Our two kids are pretty good at this slicing and dicing game using their fingers on a touch screen, and would certainly have been excited and jealous to see their parents concur the game with only their eyes. Needless to say, Michelle beat out Matthew’s score by a few points to rein champion in this fun visual remote control game.
Equilibrium and balance are essential feelings that we certainly take for granted. So, to better appreciate how our inner ear keeps us on our toes, we allowed Northwestern graduate students to connect two electrodes behind our ears (waivers had to be signed with both our printed name and our signature, so we knew it was serious) that were connected to a little black box with a switch. Electrical signals were passed through on one side or the other — a little tickle could be felt — and with eyes closed the body soon started falling without any awareness from the brain until a saving hand was felt on the shoulder to stop the tumble before it was too late.
We next tested our visual system’s interpretation of color as we crowded into a small closet — one which DIRRT likely did not design with the original intent for use by multiple bodies — that was illuminated by only a single wavelength of light somewhere in the green-yellow spectrum. We each inspected a handful of jellybeans only to realize that their individual colors were indiscernible as only a limited number of wavelengths were reflected (or re-radiated) from their surface atoms since they were only being excited by a single incident wavelength.
Our skin tones also made it look like the zombie apocalypse was going to originate from this very closet as a grayish matrix pattern appeared making us look rather un-dead.
The final technical demonstration we enjoyed was the MakerBot 3D printing system, which was creating before our very eyes a detailed three-dimensional model of a mansion with spires, windows, and brick walls. The detail and resolution being swiftly layered on the platform was quite exciting and the efficiency of creating an effective “solid” structure by forming a honeycomb pattern on the inside of the building was ingenious. Since Matthew performs 3D model printing routinely in his professional career of fine jewelry design and manufacturing, which requires much higher resolution than displayed by this MakerBot, it was also interesting to see that the printed material would cool and solidify fast enough to essentially be printed in “mid-air” allowing for overhanging structures to be printed without a supporting material.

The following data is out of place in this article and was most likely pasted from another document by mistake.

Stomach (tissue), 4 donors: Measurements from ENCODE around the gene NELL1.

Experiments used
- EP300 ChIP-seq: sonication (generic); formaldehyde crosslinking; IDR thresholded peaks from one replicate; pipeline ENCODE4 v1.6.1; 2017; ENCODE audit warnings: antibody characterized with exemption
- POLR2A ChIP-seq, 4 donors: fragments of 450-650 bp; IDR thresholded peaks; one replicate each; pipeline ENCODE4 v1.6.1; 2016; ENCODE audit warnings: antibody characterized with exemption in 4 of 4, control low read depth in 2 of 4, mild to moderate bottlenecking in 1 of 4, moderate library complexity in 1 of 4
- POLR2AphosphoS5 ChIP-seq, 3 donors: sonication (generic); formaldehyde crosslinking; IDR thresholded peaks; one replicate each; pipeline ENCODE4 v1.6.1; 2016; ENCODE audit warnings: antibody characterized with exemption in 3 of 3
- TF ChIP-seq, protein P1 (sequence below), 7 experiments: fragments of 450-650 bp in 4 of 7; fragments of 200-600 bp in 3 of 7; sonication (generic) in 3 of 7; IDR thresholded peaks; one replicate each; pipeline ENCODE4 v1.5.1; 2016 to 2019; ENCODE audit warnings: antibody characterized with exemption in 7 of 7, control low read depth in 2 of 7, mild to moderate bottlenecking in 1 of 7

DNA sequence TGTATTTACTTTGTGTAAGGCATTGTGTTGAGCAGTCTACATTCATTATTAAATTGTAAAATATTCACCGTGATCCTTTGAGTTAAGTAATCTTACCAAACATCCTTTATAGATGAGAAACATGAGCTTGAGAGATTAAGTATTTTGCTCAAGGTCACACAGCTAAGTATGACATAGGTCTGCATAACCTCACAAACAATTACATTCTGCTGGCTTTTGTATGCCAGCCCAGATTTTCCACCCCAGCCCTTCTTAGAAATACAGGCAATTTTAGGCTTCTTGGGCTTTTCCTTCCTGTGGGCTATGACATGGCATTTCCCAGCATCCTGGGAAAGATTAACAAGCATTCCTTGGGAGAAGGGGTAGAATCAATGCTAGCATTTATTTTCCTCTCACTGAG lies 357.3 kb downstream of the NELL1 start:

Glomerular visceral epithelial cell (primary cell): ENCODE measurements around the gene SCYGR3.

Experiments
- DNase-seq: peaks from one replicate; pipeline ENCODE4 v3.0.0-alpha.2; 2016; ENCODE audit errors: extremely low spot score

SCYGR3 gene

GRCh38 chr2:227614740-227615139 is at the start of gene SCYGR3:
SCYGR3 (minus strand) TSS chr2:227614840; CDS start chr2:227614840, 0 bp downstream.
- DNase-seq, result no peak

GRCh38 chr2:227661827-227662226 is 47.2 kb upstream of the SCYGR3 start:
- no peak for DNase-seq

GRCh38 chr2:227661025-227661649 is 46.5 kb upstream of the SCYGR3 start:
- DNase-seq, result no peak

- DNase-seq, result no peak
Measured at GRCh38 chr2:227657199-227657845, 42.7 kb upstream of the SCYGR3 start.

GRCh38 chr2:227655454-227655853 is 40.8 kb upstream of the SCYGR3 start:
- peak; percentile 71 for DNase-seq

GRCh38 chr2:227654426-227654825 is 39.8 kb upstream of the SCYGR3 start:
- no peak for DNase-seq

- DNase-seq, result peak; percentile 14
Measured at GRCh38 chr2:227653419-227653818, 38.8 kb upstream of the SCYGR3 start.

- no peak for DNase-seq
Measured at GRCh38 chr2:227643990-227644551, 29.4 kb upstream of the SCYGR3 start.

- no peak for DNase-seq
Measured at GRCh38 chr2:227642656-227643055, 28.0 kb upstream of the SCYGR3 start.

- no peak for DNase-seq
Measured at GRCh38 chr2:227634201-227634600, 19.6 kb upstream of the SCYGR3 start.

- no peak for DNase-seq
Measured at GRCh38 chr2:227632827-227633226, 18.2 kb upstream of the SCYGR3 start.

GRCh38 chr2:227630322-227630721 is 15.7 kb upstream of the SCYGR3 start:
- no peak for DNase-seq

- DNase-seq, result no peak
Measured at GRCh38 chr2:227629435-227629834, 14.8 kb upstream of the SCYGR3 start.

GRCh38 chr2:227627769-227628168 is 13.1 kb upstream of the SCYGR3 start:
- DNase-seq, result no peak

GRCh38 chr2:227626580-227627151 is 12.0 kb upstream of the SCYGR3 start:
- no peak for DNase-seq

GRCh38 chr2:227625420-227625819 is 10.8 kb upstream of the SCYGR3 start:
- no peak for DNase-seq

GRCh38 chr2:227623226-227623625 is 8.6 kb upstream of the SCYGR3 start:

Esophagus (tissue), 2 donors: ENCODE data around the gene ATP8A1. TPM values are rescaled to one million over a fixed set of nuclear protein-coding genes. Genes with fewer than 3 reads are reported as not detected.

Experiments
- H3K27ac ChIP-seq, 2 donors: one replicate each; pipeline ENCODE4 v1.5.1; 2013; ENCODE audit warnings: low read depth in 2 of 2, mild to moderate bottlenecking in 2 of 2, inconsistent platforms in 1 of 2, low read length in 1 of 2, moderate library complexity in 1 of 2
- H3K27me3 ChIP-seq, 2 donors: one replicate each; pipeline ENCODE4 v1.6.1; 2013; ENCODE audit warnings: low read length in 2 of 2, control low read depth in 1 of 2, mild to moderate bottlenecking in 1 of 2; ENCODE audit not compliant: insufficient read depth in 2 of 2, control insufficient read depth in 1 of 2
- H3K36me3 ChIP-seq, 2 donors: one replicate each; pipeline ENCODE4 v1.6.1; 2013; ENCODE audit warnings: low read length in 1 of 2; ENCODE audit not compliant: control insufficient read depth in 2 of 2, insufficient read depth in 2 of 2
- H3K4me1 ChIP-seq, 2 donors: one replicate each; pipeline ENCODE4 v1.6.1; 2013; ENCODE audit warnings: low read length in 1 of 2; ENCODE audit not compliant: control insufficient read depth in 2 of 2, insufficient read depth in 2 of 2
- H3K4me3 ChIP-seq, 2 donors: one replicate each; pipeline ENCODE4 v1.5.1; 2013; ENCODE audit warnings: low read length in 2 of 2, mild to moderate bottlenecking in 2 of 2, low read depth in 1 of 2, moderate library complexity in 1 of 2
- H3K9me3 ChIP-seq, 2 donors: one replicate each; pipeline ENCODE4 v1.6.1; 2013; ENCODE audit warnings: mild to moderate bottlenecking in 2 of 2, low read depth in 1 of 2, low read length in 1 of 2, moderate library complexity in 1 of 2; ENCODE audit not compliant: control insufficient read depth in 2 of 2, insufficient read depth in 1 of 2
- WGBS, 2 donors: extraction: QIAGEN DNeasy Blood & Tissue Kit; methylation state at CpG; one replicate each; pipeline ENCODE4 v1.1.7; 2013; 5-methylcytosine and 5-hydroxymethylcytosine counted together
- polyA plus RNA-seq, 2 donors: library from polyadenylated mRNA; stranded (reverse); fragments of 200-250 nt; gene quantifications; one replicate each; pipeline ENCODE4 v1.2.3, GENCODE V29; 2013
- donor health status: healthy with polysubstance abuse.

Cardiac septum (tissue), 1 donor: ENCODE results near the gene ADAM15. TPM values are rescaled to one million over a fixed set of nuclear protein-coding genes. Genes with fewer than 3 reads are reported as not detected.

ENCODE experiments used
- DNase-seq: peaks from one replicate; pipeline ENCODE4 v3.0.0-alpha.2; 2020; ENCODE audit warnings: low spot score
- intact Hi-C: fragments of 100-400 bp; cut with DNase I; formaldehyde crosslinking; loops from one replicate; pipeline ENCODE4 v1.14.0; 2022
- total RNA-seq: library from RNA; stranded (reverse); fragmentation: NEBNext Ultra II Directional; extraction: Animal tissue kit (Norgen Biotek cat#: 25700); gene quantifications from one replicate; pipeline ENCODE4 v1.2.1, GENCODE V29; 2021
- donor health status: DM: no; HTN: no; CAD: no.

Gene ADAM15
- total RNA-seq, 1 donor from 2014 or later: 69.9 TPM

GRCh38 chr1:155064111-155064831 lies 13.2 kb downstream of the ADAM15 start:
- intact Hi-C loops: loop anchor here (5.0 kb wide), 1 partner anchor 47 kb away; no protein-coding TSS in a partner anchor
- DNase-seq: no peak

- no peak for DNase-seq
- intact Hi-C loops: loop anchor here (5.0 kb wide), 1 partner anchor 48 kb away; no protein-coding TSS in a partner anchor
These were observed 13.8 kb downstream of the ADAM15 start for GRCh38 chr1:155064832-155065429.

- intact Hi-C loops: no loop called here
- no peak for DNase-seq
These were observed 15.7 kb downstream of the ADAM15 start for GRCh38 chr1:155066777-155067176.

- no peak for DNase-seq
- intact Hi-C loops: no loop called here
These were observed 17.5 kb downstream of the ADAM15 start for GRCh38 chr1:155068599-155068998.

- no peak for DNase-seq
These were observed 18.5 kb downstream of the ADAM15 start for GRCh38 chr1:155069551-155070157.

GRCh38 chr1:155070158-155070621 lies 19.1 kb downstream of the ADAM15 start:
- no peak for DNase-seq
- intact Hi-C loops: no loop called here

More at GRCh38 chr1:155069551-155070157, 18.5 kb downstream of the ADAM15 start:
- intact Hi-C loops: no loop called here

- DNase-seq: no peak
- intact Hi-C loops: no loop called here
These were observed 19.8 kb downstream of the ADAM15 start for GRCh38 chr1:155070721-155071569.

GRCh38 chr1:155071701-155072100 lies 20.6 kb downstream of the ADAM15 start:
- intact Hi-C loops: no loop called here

A great deal of kudos must be showered down upon Monica Metzler and the ISC organization for not only hosting a wonderfully geeky, interesting, and fun evening in Chicago, but for the great mission and efforts that they have taken on to support science outreach to a broader adult population. Along with the many sponsors of the evening, including American Science & Surplus and the Hogan Marren, Ltd. law firm in Chicago, Dynamic Patterns Research is proud to be an attending supporter of the event, and we do anticipate continued support and interaction with the organization moving forward.
It is groups like the ISC that should become prevalent in every state to help launch new initiatives in science appreciation that will drive — with its effective grass-roots approach — more of our citizens into a higher-level understanding of how our Universe works, with advantages that will trickle down into our every days lives of choices and behaviors.
If you are interested in learning more about the Illinois Science Council and how you can participate and support their efforts, please consider getting involved with the ISC. If you would like to connect more with Dynamic Patterns Research and find out what sort of goals and activities we are working on in Central Illinois, please contact us today with your interests and ideas, and socially connect with us on Facebook.